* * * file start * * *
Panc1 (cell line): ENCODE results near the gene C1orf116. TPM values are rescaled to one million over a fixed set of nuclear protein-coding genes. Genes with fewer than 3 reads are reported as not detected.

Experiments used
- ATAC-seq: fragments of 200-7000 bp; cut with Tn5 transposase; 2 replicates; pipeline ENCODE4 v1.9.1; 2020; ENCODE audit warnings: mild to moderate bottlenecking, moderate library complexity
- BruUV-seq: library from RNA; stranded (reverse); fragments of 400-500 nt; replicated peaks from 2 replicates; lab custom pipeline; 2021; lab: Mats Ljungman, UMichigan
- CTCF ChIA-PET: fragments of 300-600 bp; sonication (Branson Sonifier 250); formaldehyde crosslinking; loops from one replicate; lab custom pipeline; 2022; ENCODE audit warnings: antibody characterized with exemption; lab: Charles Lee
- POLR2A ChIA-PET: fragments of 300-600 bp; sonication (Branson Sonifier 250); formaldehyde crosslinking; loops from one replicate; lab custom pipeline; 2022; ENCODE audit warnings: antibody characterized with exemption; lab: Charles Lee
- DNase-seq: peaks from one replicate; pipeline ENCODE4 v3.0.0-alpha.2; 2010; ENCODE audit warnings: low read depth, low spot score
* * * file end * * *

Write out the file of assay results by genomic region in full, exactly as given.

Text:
Panc1 (cell line): ENCODE results near the gene C1orf116. TPM values are rescaled to one million over a fixed set of nuclear protein-coding genes. Genes with fewer than 3 reads are reported as not detected.

Experiments used
- ATAC-seq: fragments of 200-7000 bp; cut with Tn5 transposase; 2 replicates; pipeline ENCODE4 v1.9.1; 2020; ENCODE audit warnings: mild to moderate bottlenecking, moderate library complexity
- BruUV-seq: library from RNA; stranded (reverse); fragments of 400-500 nt; replicated peaks from 2 replicates; lab custom pipeline; 2021; lab: Mats Ljungman, UMichigan
- CTCF ChIA-PET: fragments of 300-600 bp; sonication (Branson Sonifier 250); formaldehyde crosslinking; loops from one replicate; lab custom pipeline; 2022; ENCODE audit warnings: antibody characterized with exemption; lab: Charles Lee
- POLR2A ChIA-PET: fragments of 300-600 bp; sonication (Branson Sonifier 250); formaldehyde crosslinking; loops from one replicate; lab custom pipeline; 2022; ENCODE audit warnings: antibody characterized with exemption; lab: Charles Lee
- DNase-seq: peaks from one replicate; pipeline ENCODE4 v3.0.0-alpha.2; 2010; ENCODE audit warnings: low read depth, low spot score